UPDATED: Mar 13, 2020
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If you’re in an accident with another driver, and you both have insurance, then you may not know which insurance company to call.
Whose insurance do you call after an accident? Which driver’s insurance do you get into contact with? Today, we’re explaining everything you need to know about which insurance company to call after an accident.
The At-Fault Driver’s Insurance Company is Liable for the Accident
If another driver collides with you, then the other driver’s insurance company is liable to pay for certain damages.
Assuming the other driver has car insurance, the other driver’s liability coverage will go towards your medical expenses and vehicle repair costs. The other driver’s bodily injury liability coverage will cover your medical expenses, and their property damage liability coverage will cover your vehicle repair costs. Drivers are required by law to have liability coverage.
In a perfect world, you only need to contact the insurance company of the at-fault driver. However, we don’t live in a perfect world, and that’s why many experts recommend calling your own insurance company after an accident – regardless of who is at fault.
Consider Calling Your Own Insurance Company Even When Not At-Fault
Generally, it’s a good idea to contact your own insurance company after any accident – even if you clearly weren’t at fault.
Remember: your own insurance company shouldn’t raise your rates after a claim related to an accident that wasn’t your fault. If someone collided with your vehicle in an at-fault collision, then you can’t be expected to pay higher insurance premiums. You weren’t at-fault.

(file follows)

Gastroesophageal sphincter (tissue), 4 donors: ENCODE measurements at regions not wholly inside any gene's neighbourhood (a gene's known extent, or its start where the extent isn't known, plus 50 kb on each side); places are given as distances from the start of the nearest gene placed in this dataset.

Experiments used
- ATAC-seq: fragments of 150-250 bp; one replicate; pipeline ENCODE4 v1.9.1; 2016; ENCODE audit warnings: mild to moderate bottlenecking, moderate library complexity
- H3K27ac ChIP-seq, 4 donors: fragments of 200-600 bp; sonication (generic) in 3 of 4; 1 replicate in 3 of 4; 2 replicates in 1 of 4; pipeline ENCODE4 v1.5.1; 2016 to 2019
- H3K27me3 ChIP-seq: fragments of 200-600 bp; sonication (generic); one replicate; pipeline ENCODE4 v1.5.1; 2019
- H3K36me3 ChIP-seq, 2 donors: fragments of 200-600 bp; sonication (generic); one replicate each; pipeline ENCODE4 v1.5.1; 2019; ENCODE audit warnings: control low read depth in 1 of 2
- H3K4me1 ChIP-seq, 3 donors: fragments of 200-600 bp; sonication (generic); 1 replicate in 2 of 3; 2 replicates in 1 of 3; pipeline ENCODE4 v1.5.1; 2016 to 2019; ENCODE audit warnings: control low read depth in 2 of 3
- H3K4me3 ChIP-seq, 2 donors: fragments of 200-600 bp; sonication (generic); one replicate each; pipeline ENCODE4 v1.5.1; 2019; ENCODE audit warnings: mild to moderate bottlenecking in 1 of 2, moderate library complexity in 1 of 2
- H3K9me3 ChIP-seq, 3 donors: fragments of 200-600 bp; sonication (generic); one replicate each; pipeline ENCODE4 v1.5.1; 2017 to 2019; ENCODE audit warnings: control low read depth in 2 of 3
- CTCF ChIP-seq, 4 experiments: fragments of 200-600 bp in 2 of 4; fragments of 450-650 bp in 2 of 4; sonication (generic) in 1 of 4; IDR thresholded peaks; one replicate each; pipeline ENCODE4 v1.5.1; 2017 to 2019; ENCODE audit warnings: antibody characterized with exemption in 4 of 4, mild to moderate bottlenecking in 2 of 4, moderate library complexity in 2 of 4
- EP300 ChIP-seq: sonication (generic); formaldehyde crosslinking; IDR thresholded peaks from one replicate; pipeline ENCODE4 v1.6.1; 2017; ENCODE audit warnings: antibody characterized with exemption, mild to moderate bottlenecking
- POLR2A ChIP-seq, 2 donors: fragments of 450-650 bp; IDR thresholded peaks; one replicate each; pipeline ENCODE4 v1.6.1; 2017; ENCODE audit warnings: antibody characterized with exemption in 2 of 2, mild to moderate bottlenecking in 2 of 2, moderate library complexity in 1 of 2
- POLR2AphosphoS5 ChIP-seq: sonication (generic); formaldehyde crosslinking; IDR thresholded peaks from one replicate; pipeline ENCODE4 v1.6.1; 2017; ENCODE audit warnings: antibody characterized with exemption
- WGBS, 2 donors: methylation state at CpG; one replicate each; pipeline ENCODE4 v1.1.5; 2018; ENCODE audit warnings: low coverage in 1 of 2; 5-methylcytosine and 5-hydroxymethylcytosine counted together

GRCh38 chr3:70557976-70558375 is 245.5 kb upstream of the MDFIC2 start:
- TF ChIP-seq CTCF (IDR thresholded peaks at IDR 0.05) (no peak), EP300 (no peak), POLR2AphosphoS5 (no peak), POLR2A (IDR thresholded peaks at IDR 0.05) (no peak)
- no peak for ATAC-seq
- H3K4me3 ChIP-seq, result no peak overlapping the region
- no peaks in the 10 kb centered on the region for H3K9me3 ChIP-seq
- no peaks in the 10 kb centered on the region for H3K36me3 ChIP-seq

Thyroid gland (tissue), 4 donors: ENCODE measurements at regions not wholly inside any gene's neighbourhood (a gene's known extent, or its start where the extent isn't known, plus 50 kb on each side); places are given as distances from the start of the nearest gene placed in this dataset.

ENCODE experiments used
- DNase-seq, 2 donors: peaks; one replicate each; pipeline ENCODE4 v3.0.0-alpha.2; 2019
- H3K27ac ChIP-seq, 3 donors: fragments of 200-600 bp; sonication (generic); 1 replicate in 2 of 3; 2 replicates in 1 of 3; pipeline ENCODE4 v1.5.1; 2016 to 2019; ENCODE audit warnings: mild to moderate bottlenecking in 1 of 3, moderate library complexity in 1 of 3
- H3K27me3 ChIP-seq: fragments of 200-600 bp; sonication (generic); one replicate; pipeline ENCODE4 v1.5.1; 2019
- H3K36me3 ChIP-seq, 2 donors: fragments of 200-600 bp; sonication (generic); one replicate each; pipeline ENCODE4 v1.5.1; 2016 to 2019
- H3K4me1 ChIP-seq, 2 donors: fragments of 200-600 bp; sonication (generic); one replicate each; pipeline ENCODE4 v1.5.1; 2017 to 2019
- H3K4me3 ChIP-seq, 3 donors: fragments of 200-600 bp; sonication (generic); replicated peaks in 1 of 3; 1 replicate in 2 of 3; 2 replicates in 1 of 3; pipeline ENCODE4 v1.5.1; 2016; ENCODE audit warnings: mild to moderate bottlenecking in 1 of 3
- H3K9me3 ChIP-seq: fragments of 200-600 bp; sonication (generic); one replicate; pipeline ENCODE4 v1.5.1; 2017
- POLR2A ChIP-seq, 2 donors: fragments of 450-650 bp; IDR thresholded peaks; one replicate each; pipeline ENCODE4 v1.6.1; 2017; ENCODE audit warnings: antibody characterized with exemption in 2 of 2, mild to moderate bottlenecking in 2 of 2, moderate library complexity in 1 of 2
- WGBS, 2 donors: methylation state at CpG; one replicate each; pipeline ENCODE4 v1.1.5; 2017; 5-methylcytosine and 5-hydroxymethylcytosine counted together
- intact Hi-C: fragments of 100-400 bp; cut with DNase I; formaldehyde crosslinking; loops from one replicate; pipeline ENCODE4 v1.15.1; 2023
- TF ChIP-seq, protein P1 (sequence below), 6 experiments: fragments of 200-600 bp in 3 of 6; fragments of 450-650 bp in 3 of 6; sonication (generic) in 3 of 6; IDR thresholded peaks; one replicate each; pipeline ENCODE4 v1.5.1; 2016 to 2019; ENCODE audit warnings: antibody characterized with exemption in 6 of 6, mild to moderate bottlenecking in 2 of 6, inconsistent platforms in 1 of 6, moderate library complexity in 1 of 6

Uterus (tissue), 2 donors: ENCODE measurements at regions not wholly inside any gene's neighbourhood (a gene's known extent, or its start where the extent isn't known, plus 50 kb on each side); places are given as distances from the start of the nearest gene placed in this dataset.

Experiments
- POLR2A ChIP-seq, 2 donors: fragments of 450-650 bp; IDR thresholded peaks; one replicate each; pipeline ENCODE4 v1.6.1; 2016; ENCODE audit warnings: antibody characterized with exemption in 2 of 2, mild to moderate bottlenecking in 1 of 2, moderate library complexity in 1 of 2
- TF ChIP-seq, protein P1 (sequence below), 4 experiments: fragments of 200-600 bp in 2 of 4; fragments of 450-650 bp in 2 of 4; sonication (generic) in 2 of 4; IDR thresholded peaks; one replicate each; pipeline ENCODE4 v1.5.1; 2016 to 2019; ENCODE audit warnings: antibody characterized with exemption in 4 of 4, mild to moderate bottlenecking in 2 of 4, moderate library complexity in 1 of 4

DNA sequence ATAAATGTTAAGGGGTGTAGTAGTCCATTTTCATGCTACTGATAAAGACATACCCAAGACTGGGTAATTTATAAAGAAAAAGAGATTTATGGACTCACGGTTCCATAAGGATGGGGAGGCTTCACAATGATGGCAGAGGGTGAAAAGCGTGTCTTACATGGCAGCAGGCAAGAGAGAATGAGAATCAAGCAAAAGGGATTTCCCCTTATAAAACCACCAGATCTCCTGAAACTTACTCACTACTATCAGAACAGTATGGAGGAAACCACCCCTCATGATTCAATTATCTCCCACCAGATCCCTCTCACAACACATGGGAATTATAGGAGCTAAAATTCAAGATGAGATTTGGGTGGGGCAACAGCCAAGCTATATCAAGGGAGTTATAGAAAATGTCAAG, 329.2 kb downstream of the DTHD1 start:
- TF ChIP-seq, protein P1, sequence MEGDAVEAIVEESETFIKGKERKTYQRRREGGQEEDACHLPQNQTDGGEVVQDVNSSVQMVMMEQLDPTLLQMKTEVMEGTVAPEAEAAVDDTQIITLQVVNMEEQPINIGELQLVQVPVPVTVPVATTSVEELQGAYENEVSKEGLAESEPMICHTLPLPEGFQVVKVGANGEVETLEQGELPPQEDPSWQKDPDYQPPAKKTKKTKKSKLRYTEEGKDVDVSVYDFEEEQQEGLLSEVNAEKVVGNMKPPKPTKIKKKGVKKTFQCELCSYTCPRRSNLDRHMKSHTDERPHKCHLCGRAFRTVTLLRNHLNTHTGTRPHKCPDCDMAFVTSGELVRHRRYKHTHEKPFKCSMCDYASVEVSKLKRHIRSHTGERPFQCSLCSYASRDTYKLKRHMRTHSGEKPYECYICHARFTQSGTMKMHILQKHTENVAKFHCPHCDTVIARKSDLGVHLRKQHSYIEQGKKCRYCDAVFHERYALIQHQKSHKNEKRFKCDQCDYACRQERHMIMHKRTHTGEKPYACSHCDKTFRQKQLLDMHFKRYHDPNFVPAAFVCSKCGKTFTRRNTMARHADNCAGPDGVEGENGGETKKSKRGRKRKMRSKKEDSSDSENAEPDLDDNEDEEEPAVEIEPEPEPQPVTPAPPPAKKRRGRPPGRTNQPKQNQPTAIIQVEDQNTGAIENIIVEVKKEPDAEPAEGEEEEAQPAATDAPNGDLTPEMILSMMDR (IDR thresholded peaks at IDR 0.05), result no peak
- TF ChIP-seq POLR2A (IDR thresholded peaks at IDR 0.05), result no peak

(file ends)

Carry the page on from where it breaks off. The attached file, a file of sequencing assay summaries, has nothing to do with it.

Even if you weren’t at-fault, you may still want to contact your own car insurance company. In many situations, your own car insurance company will pay certain damages for you immediately and then seek compensation through the insurance company of the at-fault driver. This is a process called ‘subrogation’. It allows your own insurance company to cover the immediate costs of a claim, including your immediate medical expenses and vehicle repair costs, before the insurance companies and law enforcement determine who was at fault.
It’s also a good idea to contact your own insurance company if you live in a no-fault state. 12 states in America are considered no-fault states. In these states, you have certain car insurance policies that provide coverage regardless of who was at-fault. The 12 no-fault states are Florida, Hawaii, Kansas, Kentucky, Massachusetts, Michigan, Minnesota, New Jersey, New York, North Dakota, Pennsylvania, and Utah (as well as Puerto Rico).
Advantages of Calling Your Own Insurance Company
Some drivers are hesitant to call their own insurance company after an accident – especially if they were not at fault. They may not want to pay higher rates for car insurance, for example. However, there are a number of crucial advantages to contacting your own car insurance company after an accident regardless of fault, including: